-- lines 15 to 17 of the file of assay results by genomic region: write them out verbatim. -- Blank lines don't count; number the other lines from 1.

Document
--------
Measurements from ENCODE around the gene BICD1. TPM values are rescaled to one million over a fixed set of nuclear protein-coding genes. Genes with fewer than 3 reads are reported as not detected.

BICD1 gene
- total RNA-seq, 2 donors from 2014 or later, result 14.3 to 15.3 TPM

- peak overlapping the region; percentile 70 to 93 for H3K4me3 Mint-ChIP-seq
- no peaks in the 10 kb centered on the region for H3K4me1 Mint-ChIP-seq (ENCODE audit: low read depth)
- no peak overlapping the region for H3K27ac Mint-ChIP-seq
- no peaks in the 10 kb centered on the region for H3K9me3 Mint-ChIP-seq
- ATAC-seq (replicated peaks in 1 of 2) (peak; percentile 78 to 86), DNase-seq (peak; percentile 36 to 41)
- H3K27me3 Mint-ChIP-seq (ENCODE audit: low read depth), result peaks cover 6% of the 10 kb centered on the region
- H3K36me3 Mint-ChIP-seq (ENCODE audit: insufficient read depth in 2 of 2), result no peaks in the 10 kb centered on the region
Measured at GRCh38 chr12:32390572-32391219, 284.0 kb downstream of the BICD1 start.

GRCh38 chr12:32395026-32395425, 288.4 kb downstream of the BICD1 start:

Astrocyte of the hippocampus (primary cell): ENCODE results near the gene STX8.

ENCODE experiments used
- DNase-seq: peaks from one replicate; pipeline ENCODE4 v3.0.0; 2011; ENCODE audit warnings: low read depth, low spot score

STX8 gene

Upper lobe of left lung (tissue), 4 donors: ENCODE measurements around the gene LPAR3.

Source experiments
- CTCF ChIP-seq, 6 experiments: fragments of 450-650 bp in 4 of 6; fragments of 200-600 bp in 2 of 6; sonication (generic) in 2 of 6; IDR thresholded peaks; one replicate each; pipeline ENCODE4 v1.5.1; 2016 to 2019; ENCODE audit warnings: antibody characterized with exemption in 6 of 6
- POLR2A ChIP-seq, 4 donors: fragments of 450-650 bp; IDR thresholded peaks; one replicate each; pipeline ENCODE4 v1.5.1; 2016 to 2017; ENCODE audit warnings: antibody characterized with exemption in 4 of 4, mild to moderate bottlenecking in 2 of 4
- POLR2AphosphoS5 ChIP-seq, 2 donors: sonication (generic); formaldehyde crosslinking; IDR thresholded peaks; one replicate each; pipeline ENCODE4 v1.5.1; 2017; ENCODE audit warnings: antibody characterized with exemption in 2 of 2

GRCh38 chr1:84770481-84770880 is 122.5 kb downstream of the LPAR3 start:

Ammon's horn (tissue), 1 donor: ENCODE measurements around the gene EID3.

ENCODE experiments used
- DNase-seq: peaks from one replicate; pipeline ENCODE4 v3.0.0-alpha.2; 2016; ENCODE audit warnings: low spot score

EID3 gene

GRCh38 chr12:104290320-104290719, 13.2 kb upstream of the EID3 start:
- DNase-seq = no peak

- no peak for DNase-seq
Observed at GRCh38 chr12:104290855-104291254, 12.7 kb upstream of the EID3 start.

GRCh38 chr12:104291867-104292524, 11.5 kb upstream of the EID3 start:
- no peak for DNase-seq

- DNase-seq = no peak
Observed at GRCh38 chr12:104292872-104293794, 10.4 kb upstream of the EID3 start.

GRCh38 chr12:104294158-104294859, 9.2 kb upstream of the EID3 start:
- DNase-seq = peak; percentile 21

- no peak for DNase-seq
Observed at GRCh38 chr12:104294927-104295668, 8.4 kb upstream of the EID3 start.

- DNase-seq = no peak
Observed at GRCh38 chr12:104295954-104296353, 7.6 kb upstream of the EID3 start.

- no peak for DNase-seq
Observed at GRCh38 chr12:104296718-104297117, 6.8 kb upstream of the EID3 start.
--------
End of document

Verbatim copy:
- DNase-seq: peaks from one replicate; pipeline ENCODE4 v3.0.0; 2011; ENCODE audit warnings: low read depth, low spot score

STX8 gene

Upper lobe of left lung (tissue), 4 donors: ENCODE measurements around the gene LPAR3.